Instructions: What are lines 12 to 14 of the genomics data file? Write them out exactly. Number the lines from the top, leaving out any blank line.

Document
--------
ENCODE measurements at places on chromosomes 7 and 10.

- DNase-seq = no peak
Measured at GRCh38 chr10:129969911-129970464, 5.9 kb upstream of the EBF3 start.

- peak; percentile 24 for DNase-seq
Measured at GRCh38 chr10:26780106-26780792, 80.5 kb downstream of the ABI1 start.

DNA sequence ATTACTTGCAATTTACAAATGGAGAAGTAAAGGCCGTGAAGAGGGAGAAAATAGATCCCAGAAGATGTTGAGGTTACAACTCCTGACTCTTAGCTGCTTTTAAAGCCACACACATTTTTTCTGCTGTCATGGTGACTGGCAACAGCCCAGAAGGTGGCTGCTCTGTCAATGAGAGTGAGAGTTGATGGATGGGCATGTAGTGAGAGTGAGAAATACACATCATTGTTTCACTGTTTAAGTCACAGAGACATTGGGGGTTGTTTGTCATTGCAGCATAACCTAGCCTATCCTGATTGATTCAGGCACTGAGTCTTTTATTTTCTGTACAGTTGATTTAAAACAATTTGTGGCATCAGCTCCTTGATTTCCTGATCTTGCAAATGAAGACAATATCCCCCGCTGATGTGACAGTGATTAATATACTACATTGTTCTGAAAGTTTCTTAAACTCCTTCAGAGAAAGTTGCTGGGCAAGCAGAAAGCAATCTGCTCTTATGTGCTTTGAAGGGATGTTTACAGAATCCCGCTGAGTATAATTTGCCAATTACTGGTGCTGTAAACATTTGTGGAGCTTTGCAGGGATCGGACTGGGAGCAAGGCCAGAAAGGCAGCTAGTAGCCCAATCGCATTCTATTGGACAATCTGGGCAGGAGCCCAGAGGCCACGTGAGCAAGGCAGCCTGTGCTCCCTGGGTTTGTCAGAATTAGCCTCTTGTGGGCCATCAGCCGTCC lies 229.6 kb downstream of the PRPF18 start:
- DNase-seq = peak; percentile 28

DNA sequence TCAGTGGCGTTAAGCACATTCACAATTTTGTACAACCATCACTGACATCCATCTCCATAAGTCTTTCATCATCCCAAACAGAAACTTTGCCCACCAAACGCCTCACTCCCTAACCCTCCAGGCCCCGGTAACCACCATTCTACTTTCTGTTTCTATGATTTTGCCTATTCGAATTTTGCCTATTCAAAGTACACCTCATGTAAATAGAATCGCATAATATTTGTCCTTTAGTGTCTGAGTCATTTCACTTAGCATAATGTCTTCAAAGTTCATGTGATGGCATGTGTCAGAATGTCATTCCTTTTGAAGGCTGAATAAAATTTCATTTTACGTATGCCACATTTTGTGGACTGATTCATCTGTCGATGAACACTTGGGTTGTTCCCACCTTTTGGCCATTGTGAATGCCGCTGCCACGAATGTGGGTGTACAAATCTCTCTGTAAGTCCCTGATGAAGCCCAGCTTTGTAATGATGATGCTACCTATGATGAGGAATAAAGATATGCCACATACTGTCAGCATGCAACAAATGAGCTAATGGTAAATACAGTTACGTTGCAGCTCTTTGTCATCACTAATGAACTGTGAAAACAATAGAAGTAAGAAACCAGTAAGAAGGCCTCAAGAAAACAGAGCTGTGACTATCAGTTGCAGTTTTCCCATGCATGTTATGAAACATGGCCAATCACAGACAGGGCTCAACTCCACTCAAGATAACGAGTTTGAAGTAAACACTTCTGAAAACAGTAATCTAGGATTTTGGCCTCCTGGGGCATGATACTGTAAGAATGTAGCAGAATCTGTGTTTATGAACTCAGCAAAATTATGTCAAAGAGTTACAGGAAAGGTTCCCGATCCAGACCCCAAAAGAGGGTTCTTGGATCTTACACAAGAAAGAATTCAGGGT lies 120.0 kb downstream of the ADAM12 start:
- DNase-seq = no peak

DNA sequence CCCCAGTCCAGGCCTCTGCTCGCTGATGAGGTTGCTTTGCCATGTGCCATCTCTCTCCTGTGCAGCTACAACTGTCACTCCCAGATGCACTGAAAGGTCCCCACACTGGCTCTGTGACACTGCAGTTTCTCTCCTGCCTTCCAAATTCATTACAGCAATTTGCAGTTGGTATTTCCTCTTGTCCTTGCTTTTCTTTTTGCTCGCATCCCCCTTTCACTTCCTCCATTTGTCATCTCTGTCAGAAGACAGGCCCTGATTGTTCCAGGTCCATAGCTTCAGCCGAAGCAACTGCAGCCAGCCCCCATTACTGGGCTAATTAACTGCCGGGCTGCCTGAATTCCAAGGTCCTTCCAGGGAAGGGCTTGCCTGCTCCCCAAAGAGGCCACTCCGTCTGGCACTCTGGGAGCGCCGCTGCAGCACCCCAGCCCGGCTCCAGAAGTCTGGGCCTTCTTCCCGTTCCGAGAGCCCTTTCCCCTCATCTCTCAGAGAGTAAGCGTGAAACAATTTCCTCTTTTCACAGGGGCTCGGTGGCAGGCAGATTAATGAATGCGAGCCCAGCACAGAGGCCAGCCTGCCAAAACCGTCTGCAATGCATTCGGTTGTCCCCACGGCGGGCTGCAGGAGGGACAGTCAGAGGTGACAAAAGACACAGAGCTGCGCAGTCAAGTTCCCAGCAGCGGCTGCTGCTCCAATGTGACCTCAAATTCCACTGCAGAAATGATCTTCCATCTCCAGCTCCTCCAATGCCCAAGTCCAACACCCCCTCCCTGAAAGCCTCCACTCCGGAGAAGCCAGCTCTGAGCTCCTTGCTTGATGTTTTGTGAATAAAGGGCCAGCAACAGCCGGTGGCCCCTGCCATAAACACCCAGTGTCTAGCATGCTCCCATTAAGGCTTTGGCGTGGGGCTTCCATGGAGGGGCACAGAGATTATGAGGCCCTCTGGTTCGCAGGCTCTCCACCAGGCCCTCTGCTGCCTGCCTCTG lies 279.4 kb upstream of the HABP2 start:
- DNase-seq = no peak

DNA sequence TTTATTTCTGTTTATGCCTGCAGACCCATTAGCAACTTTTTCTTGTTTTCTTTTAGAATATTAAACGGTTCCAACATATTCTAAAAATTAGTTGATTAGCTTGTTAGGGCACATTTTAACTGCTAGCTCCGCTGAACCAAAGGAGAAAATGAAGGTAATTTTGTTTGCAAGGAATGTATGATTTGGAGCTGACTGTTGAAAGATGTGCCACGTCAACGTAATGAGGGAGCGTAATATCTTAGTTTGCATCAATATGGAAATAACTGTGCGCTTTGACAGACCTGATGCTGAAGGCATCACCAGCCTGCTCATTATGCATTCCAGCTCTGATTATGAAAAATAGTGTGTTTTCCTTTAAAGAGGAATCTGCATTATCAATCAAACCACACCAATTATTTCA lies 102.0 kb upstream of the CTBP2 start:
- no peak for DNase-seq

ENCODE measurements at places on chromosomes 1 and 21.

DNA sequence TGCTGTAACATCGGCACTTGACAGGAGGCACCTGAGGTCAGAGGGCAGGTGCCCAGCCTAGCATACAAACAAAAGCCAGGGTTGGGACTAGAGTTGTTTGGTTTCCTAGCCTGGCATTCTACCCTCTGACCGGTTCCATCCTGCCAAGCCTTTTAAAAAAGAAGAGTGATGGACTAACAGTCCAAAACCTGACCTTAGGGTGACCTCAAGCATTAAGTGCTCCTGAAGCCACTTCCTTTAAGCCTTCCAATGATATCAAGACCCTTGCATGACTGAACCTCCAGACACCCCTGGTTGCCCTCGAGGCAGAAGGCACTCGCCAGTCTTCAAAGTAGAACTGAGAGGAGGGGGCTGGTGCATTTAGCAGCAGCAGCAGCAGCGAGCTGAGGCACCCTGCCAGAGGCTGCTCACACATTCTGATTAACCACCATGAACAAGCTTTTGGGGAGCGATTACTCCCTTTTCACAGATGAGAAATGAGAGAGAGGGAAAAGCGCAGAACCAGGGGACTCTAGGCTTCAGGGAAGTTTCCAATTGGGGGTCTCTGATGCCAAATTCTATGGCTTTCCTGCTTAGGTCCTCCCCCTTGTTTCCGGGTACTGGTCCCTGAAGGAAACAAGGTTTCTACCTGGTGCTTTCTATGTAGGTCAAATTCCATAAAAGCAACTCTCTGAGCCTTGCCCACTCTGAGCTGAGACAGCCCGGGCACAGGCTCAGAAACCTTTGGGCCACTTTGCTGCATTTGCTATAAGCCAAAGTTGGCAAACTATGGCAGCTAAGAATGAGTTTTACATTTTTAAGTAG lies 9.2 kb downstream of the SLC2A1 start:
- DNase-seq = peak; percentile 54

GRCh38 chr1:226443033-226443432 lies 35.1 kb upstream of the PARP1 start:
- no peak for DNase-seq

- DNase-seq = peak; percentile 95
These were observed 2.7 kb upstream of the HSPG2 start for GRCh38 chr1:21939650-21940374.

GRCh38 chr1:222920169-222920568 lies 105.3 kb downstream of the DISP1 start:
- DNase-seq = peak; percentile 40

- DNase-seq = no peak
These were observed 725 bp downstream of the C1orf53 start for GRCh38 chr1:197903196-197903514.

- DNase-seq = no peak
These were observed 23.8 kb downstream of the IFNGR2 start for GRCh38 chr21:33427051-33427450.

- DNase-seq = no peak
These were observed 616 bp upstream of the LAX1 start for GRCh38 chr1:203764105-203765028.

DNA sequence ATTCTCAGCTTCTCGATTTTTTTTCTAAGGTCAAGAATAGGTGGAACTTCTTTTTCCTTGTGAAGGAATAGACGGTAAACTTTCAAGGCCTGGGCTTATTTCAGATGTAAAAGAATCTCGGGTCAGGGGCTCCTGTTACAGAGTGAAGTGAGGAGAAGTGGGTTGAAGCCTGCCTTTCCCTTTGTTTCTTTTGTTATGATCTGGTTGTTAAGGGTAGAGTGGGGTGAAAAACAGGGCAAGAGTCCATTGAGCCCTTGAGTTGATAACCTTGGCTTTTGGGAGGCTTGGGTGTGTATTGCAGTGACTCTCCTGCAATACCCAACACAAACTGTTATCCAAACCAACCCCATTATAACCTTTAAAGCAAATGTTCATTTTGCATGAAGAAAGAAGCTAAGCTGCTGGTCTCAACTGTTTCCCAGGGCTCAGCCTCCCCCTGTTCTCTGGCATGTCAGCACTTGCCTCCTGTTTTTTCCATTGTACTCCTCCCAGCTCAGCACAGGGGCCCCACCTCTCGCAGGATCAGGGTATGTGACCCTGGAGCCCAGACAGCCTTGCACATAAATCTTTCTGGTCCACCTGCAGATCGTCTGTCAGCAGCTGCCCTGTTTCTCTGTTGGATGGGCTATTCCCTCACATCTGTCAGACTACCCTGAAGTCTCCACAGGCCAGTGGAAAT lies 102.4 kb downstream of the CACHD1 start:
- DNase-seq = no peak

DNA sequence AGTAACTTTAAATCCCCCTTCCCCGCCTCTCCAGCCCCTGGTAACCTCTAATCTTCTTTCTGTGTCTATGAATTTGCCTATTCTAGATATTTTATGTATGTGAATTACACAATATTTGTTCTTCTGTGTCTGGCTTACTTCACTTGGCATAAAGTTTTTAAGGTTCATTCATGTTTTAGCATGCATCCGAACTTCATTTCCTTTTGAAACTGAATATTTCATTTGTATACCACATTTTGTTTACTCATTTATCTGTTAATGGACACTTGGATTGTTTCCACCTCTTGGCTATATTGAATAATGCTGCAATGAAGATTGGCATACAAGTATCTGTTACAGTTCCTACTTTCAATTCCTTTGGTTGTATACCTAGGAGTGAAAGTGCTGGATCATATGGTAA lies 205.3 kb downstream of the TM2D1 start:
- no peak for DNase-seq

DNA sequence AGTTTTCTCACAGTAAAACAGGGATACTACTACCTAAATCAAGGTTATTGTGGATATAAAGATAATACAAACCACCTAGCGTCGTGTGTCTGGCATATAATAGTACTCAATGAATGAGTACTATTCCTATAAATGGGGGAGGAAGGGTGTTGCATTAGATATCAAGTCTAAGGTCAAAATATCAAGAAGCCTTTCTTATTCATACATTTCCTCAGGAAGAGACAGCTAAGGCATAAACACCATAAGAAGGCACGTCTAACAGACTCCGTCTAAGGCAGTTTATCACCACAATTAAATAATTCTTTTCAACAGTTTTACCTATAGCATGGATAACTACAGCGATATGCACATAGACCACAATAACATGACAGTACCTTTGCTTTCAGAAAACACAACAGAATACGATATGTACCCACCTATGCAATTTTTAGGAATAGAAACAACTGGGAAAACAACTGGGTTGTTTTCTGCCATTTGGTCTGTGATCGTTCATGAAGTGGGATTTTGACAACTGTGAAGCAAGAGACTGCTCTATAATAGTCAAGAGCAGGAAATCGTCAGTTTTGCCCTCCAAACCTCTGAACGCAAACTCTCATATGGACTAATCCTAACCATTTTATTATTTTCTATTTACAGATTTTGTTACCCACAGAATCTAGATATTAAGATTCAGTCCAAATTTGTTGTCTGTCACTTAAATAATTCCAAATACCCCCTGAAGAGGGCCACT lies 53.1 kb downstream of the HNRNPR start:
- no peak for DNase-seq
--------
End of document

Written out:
DNA sequence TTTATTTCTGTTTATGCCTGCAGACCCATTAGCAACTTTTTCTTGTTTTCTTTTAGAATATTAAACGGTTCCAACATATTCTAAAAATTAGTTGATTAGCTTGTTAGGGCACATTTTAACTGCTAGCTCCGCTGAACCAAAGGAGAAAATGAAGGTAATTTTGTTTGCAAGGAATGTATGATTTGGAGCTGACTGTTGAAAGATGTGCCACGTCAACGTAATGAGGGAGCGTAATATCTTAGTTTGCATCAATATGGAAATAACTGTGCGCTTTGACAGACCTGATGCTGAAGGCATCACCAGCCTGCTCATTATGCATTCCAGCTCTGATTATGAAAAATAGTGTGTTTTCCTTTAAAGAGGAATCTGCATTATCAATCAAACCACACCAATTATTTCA lies 102.0 kb upstream of the CTBP2 start:
- no peak for DNase-seq

ENCODE measurements at places on chromosomes 1 and 21.